The president says closing SAA would de-stabilise the entire economy, and the DA now wants to know if the finance minister is a ‘lame duck’

President Cyril Ramaphosa has sided with public enterprises minister Pravin Gordhan on the future of SAA, rejecting finance minister Tito Mboweni’s contention that it should rather be cut loose.

Just a day after Gordhan signalled that his preference was to nurse the airline back to health, Ramaphosa told parliament on Tuesday that closing it down would destabilise other state-owned entities (SOEs) and the broader economy.

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Answering questions from MPs in the National Assembly, Ramaphosa said there was no plan to close down SAA, as Mboweni had suggested, and that doing so would de-stabilise other state-owned enterprises (SOEs).

“The effect of the ‘smack down’ was to cast the finance minister as a likable old man, who says what he thinks, but who is on the fringes of power, and who has very little, or no, influence on economic policy,” DA finance spokesperson David Maynier said in a statement.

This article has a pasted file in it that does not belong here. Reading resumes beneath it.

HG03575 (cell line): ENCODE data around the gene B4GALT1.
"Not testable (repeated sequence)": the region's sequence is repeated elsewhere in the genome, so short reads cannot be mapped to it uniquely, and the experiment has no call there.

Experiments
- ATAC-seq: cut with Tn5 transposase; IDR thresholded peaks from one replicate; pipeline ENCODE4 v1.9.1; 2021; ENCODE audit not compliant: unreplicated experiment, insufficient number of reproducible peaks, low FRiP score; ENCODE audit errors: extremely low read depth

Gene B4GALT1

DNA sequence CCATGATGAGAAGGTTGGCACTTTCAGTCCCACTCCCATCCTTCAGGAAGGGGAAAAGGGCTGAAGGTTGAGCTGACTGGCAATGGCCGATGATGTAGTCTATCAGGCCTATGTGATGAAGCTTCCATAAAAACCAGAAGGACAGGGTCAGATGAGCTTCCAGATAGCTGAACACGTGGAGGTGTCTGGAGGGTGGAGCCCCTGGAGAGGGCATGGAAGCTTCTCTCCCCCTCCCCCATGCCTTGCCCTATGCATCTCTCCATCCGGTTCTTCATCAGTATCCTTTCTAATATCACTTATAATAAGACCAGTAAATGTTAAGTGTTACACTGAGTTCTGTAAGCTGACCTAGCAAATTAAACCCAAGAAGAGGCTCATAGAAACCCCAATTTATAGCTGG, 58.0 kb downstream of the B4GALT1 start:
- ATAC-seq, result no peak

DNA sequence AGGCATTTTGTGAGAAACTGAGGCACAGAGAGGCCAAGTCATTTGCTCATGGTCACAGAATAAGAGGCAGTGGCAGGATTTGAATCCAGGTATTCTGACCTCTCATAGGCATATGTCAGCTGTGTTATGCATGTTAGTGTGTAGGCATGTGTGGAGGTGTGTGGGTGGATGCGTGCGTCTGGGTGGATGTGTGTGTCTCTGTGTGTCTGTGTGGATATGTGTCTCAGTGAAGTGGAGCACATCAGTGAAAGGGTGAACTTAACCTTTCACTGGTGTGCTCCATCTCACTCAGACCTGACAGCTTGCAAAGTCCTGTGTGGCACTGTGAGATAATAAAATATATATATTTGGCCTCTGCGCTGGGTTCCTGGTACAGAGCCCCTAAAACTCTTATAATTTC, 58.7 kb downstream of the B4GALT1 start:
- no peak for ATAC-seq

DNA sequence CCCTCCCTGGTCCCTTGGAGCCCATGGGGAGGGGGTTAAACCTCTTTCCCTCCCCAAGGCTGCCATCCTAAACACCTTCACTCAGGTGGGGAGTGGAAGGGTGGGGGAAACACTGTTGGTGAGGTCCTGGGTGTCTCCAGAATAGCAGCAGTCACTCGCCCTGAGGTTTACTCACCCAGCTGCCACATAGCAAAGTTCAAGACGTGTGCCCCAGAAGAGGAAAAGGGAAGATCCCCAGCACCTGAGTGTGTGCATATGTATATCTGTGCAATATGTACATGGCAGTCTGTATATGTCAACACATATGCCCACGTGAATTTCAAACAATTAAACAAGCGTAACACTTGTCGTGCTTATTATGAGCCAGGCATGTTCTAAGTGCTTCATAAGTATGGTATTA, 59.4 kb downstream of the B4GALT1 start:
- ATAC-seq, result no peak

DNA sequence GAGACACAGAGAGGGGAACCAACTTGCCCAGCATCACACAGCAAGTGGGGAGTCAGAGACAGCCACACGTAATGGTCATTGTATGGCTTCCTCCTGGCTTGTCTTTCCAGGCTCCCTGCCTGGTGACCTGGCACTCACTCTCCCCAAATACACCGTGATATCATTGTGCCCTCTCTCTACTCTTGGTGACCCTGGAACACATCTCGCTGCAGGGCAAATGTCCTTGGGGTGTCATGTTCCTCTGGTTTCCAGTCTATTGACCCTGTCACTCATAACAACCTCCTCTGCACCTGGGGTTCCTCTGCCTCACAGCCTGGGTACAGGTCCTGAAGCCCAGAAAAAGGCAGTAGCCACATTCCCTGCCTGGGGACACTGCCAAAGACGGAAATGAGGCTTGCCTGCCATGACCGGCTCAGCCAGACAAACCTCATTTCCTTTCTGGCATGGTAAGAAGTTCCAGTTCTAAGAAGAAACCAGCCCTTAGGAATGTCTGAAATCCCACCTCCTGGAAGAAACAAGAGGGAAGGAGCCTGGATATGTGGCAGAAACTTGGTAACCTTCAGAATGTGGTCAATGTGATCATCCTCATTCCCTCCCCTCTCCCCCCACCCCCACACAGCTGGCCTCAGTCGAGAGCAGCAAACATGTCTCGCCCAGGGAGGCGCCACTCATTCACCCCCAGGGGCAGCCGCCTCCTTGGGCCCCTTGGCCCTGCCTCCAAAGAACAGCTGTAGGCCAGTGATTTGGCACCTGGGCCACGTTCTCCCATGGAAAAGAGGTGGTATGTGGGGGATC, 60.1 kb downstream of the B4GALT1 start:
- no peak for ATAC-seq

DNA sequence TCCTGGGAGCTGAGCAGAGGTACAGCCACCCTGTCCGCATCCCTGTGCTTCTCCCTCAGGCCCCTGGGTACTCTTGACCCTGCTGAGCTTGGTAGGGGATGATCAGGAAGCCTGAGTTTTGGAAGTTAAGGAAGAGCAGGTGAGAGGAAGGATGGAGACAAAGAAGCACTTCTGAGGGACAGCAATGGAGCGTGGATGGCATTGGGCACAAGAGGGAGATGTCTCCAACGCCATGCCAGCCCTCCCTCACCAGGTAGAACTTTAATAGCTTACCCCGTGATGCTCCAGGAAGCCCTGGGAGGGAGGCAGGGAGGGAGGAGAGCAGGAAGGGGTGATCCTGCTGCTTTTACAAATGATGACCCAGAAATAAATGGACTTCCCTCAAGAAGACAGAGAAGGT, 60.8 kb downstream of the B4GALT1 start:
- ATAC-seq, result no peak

“The real question now is whether Tito Mboweni is a ‘lame duck’  finance minister who will serve as a placeholder until the general election, and will then be forced back into political exile.’’

Mboweni’s call for the disbanding of the airline was made at an investor conference in New York on Thursday. “It’s loss-making. We are unlikely to sort out the situation, so my view would be close it down,” he told delegates.

Ramaphosa said on Tuesday, just a day after public enterprises minister Pravin Gordhan signaled that his preference was to nurse the airline back to health, that closing SAA down would de-stabilise the broader economy.

“You would have to pay someone to take SAA out of your hands,” Ramaphosa said. ‘‘If we say ‘shut it down, it means that the debt SAA carries becomes payable immediately.”

Maynier said he will submit a parliamentary question on whether Ramaphosa still has confidence in his new finance minister, ‘‘despite his heretical views on how to deal with zombie SOEs, like SAA’’.

“There are clearly deep divisions within the government, and within the governing party, on how to fix the economy, which explains why there are 9.75-million people who do not have jobs, or who have given up looking for jobs, in SA.”